Kindler was "just following orders" in dialogue torn form the concurrent War Crimes Trials and predating "Judgment at Nuremberg" by fully 15 years. And is it any surprise that, in the only class we get to hear him address, the lesson being taught is on Teutonic history?
At the time of "The Stranger's" release, it's fair to say there was hardly an interest in understanding the Nazis in subtle psychological terms. And yet, for its time and its mainstream aspirations, the film comes closer to touching on your preferred themes, Welles Fan, than it might otherwise have done. For example, look at Meineke's surprising revelation of his conversion to fundamentalist Christianity: it's absolutely plausible, pathetic, and virtually unheard of in connection with Nazi characters of the time.
And, by lodging the Third Reich's evil squarely in the centre of an unassuming New England town, the story warns its war-weary viewers that the combat might be over, but the fight is far from finished. How many other films of the era had the audacity to speculate that the Allies' worst nightmares might be hiding in plain sight - not in Argentina, but in America itself?
How many other films would think so casually to use an image of snow as both concealer and revealer in the same, poetic breath? With the likes of Welles and an uncredited John Huston adding their touches to it, it's not entirely a wonder, that the film was nominated for a Best Original Story Oscar.
At the risk of beating this horse to death, so many of the nuances and themes at work in this film only slip easily past today's audiences - not because they are banal - but because they have come to be taken up in later years by so many other films. To appreciate "The Stranger" it is far better to place it in the context of the other films of 1946 than it is to insist on judging it solely in relation to Welles' life's work.
Agreed, our man's performance is not the movie's strongest attribute; but his masterful handling of the long scene leading up to Meineke's murder is a delicious mix of menace, distraction, calculation, and even, briefly, regret. His premeditated and deceptive performance for Wilson later at the dinner table is an orgy of barely-concealed self-satisfaction and inner superiority. He has his moments, I say; and these are worth the price of admission. I do admit to a great disappointment, however, that a scant two years after "Double Indemnity", Edward G. Robinson's performance is rarely what it could have been - and I have nowhere to look for a share of the blame than to director Welles himself. Perhaps he never got beyond what Agnes Moorehead could have done in Robinson's stead. Much further along a similar vein, young Richard Long's unready and ultra-low-energy turn really had no business making onto the screen. Sedentary shopkeeper Billy House is a nice antidote to that, however, and Loretta Young rises skillfully and luminously to her occasions. A class act, that lady.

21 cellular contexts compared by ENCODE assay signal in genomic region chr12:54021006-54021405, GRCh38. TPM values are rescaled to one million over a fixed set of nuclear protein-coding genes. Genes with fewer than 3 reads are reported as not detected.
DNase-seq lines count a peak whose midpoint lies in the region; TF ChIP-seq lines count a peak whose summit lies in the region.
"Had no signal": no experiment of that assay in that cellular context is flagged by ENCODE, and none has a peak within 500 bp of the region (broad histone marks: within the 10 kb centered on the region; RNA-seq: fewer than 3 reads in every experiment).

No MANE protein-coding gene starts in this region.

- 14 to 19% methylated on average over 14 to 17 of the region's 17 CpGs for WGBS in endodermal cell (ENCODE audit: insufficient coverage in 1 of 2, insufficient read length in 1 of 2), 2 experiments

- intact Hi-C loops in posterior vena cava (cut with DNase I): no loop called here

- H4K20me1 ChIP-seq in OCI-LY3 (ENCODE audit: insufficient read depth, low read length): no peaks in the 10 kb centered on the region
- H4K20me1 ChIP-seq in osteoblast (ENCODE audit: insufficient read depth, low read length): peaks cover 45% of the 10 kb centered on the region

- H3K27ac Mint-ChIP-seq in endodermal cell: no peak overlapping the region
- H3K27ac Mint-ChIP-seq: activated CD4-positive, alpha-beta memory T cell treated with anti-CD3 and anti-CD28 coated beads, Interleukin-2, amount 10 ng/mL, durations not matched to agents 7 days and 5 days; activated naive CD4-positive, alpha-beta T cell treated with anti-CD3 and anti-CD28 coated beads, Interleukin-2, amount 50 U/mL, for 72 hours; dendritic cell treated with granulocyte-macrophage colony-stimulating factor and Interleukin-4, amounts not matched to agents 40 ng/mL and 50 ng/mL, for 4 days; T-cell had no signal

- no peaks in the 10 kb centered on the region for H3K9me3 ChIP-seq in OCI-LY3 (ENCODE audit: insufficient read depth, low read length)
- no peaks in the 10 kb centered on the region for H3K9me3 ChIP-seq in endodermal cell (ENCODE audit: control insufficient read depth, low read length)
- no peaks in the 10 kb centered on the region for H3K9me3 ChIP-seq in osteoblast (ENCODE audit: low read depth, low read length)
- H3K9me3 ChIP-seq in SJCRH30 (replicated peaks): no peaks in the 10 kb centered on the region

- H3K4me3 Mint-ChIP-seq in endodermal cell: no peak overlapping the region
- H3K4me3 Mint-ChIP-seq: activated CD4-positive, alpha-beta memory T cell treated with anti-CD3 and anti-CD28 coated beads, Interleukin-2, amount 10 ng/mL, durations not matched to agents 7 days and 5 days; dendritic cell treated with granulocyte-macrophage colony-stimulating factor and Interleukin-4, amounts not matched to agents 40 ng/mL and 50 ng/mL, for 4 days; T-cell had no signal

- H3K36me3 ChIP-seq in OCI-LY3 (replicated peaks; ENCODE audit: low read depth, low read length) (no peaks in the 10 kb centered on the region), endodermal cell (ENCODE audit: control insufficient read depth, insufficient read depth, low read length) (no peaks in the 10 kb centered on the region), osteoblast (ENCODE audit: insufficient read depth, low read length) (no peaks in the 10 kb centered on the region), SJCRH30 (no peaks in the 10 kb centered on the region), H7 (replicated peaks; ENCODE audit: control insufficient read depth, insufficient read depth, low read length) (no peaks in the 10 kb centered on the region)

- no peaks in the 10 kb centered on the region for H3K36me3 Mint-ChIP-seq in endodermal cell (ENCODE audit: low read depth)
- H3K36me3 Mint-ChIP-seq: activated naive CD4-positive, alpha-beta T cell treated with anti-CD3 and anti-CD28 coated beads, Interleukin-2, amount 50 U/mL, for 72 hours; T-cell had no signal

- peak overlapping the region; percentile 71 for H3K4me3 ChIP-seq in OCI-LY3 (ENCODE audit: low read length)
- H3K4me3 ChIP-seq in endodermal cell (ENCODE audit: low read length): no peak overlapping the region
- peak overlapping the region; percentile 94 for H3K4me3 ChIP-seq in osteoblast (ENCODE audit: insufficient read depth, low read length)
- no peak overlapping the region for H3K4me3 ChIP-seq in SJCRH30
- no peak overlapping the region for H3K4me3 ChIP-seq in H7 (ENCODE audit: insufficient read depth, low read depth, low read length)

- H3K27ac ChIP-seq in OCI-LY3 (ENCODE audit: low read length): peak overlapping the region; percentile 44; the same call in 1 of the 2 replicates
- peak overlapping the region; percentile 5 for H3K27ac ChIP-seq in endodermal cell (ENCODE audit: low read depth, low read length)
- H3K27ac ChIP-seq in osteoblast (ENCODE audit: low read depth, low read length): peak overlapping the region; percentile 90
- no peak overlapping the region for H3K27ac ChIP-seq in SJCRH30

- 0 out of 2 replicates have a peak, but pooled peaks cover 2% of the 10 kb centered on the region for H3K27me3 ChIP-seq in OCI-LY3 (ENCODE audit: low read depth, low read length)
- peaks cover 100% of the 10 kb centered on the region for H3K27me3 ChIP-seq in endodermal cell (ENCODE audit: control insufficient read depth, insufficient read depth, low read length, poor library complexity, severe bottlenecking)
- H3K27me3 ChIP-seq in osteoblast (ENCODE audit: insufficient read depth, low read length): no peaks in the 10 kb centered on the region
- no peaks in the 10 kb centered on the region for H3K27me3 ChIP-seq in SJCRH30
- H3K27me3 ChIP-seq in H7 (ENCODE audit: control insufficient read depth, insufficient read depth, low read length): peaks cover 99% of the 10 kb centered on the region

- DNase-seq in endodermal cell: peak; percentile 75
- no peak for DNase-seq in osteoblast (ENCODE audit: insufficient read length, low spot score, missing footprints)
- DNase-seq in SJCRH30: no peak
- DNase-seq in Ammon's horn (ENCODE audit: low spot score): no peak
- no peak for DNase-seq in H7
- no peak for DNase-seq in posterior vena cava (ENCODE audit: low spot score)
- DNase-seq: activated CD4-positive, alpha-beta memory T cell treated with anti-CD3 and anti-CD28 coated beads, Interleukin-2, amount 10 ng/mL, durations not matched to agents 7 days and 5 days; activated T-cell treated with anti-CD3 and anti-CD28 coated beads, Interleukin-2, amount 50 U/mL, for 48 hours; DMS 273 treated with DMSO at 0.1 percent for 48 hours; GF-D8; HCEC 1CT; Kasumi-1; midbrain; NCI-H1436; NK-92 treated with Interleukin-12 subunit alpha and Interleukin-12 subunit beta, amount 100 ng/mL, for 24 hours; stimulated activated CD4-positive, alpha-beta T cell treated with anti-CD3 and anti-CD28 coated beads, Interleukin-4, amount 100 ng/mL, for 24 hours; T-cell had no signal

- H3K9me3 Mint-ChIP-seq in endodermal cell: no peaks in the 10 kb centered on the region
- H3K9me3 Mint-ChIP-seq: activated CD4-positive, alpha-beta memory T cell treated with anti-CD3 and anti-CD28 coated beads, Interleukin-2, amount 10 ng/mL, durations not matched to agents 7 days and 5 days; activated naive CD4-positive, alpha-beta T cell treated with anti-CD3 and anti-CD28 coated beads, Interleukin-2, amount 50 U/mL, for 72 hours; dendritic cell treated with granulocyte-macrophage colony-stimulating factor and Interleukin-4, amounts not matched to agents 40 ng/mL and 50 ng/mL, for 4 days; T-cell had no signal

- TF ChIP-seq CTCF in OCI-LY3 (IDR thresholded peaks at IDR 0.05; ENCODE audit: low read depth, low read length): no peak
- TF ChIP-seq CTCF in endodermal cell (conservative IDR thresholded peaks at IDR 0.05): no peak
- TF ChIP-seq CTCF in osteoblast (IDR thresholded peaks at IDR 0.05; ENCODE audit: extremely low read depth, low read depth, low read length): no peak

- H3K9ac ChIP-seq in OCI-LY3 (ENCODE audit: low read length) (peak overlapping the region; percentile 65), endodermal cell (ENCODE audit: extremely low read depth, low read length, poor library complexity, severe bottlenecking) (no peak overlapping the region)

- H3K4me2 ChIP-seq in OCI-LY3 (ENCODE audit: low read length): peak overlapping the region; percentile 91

To say the look of the film is beguiling is hardly to say enough. Given the movie's modest aspirations, the noirish touches have little need to be there and yet there they are: the bright daylight that's still so cold and the clock shaft's interior rising expressionistically upwards to the heavens - or is it downwards into the concentric circles of Dante's Hell? The crane shots of the town, the glimpses of this perfect town of Harper framed through the imperfect glass of its main store's window, the Kane-like screening room wherein the Rankin/Kindler mystery, like the film in Wilson's portable projector, is about to come undone, and the sinister coagulating of the good people of Harper at the foot of the tower in response to the clock's reawakened chimes - the film certainly has its share of effective images.
I have already touched on the soundtrack, so no need to dwell on it except, perhaps, to refer to the scene of Rankin's abrupt heard-but-not-seen departure from Potter's store as he realizes his plan's demise. The timing is immaculate.
In the end, "The Stranger" might simply be Welles doing it by the book; but, by God, in his hands and on a variety of levels it is still one decidedly rewarding little book. IMHO, of course.